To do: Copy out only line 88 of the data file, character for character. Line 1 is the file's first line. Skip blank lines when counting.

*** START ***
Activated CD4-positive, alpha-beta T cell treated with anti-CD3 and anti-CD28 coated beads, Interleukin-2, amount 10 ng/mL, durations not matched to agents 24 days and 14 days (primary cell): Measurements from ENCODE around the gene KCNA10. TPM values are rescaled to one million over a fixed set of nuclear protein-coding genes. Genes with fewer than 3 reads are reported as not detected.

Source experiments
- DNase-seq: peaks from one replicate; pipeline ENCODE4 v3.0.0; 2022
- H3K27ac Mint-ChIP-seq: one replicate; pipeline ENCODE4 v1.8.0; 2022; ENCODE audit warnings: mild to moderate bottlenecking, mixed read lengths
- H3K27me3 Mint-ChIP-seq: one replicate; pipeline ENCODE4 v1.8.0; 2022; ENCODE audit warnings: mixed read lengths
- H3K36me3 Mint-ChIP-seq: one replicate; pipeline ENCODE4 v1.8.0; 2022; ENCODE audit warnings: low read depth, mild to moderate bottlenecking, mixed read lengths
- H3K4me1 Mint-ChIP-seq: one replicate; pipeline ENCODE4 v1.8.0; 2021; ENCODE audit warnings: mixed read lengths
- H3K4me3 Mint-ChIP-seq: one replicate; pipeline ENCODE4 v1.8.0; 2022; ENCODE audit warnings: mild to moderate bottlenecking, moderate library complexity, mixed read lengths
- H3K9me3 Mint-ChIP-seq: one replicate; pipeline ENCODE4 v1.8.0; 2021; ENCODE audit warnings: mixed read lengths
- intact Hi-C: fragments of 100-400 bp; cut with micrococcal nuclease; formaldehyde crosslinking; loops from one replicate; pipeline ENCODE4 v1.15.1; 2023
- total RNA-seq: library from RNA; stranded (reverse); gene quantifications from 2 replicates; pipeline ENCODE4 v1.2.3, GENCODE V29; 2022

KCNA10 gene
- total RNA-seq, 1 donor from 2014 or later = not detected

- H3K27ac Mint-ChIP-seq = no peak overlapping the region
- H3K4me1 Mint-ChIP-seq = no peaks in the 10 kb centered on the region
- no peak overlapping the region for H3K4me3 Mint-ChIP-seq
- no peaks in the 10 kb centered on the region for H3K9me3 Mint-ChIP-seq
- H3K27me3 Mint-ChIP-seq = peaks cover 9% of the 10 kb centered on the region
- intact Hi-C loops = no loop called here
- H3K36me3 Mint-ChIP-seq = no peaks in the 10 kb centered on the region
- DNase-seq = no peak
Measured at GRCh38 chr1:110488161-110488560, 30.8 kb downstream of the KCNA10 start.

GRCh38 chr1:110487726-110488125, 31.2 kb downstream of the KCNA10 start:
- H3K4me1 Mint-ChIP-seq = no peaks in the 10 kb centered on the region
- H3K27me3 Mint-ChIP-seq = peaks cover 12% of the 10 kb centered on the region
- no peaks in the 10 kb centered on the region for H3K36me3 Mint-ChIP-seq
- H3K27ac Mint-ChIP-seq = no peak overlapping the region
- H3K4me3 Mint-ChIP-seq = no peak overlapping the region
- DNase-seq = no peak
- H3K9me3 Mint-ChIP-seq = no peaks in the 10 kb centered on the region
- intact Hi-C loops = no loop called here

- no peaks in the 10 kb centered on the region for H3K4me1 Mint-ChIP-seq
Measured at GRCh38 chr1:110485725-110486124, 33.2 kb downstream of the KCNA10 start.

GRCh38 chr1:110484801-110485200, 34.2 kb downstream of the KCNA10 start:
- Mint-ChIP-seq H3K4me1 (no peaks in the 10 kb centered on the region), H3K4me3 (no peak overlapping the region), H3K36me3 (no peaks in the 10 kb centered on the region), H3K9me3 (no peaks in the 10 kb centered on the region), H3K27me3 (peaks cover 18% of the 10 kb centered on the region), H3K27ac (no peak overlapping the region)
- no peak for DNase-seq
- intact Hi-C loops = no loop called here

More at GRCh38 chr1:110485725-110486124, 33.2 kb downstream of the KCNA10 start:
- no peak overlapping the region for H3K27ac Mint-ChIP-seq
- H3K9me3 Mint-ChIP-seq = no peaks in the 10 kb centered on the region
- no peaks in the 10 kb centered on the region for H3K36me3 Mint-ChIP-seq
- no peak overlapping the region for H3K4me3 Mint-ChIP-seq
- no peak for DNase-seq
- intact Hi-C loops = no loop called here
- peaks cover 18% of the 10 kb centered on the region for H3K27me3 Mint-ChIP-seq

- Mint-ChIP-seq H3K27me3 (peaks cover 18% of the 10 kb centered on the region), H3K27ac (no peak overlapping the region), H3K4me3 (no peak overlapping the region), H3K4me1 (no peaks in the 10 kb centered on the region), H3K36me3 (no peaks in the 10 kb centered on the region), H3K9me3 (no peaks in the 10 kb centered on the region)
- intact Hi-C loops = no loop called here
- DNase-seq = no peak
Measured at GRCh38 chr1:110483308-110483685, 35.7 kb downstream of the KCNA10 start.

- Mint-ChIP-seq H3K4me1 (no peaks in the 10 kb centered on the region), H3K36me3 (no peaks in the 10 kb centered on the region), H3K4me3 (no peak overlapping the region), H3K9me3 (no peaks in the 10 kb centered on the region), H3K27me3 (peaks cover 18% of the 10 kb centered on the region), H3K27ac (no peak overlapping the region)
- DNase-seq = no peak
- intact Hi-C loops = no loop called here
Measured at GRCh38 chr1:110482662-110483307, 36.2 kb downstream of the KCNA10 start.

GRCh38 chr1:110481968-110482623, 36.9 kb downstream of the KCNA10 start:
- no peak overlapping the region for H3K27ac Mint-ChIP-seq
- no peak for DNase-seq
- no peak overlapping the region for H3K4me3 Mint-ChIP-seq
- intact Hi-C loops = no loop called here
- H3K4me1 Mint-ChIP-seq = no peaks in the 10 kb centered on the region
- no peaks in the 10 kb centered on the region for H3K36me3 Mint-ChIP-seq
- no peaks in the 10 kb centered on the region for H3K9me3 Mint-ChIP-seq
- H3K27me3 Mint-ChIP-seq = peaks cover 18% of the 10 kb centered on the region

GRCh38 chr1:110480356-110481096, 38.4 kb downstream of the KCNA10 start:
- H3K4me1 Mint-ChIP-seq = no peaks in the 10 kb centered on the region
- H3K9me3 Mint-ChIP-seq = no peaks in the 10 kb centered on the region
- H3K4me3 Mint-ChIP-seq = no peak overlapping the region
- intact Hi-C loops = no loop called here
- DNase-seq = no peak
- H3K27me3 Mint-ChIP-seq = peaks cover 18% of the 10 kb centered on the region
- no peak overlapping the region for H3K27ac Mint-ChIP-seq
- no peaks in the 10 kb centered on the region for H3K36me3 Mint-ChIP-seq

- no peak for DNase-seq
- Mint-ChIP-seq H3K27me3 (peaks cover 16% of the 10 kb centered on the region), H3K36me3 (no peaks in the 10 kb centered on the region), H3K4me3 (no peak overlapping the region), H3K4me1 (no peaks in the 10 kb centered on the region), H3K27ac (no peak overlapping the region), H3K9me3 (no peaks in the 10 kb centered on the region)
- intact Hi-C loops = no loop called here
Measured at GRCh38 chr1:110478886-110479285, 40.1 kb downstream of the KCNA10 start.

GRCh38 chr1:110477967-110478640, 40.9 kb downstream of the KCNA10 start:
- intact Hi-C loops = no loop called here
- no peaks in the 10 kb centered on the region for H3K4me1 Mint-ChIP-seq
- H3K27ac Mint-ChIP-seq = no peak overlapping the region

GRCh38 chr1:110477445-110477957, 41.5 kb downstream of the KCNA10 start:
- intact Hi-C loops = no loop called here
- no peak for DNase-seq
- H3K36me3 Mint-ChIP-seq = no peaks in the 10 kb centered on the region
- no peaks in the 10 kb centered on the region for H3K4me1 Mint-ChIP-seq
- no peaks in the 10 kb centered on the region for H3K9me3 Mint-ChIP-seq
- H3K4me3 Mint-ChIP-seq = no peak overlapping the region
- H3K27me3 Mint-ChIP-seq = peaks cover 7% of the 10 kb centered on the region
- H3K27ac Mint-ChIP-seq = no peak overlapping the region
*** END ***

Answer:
- H3K27ac Mint-ChIP-seq = no peak overlapping the region